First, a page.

Earlier this week in Geneva, the International Telecommunications Union (ITU) released the results of the first global index to rank information and communication technology (ICT) access.

Apart from Canada, ranked 10th, the top ten economies are exclusively Asian and European. The Digital Access Index (DAI) distinguishes itself from other indices by including a number of new variables, such as education and affordability. It also covers a total of 178 economies, which makes it the first truly global ICT ranking.

Countries are classified into one of four digital access categories: high, upper, medium and low. According to a release from the ITU, countries in the upper category include mainly nations from Central and Eastern Europe, the Caribbean, Gulf States and emerging Latin American nations. Many have used ICTs as a development enabler and government policies have helped them reach an impressive level of ICT access.

The Bahamas was ranked third in the Americas region for providing access to information and communications technology, behind only Canada and the United States. Overall, it ranked 37th among 178 economies surveyed.

The 2003 “Policy Statement on Electronic Commerce and The Bahamian Digital Agenda” clearly states the Government is actively pursuing strategies that will establish The Bahamas as a centre for excellence in e-commerce. The nation’s E-Business strategy is being guided by the following policy framework:

· The creation of an internationally compatible legal and regulatory framework that accommodates rules for commercial transactions;

· A conducive system for the protection of intellectual property rights in cyberspace;

· Security, interoperability and interconnection of information systems;

· Issues relevant to privacy, such as protection for personal information and confidentiality of consumer related matters;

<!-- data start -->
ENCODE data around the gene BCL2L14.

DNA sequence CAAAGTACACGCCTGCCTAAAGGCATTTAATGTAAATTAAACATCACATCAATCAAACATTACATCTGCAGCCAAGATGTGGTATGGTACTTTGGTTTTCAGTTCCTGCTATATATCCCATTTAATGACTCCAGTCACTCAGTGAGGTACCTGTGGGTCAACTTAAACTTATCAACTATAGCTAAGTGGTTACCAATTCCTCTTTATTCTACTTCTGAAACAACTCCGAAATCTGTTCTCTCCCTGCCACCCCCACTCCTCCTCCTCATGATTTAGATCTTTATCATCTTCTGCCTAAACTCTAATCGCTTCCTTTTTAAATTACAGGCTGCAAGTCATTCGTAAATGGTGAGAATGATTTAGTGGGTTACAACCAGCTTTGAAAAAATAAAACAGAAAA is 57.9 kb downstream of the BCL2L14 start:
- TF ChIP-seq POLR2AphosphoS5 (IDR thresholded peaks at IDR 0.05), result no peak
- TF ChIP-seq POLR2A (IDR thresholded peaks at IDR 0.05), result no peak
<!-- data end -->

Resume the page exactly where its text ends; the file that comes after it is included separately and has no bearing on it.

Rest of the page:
· The development of technologically competent human resource capabilities;

· The principle of universal access that ensures the availability of Internet access at affordable prices; and

· A universal service policy that guarantees Internet access free of charge to various public, educational, health and social organizations.

The three pieces of e-commerce legislation recently enacted reflect the Government’s recognition of creating the right environment for e-business:




**Redefining ICT Potential**

The results of the International Telecommunication Union’s new Digital Access Index suggest that it is time to redefine ICT access potential. *”Until now, limited infrastructure has often been regarded as the main barrier to bridging the Digital Divide,”* says Michael Minges of the Market, Economics and Finance Unit at ITU. *”Our research, however, suggests that affordability and education are equally important factors.”*

To measure the overall ability of individuals to access and use ICTs, the ITU study has gone beyond the organization’s traditional focus on telecommunication infrastructure, such as mobile phones and fixed telephone lines. Affordability was determined to be a critical success factor with research also showing that Internet use is closely linked to education.

Importantly, the results of the Index point to potential stumbling blocks in ICT adoption and can help countries identify their relative strengths and weaknesses.

**Information Societies Need Better Tools to Set Targets, Gauge Progress**

ITU’s efforts to identify indicators for measuring ICT access reflects a growing trend by the international community towards the use of transparent and concrete measurements for monitoring country performance. The United Nations has adopted a set of development targets, the Millennium Development Goals (MDG) and associated indicators to monitor progress towards the reduction of poverty, hunger and other areas. Access to ICTs is included in the MDGs and laid out in Target 18: *”In cooperation with the private sector make available the benefits of new technologies, specifically information and communication.”* According to the ITU, the Digital Access Index provides a concrete tool to help measure this key target.

The discussion around ICT is particularly important, given the recognition that widespread access can boost economic development and improve citizens’ lives. The Internet allows instant access to information from anywhere, anytime and holds major promises in improving health care, delivering education and protecting the environment. ICTs have equally been identified as a crucial tool to overcome other development goals, including the MDGs.

The DAI forms part of the ITU’s upcoming 2003 edition of the World Telecommunication Development Report (WTDR). Published to coincide with the World Summit on the Information Society (WSIS) next month, it will be a vital reference for governments, international development agencies, non-governmental organizations and the private sector to assess national conditions in information and communications technology.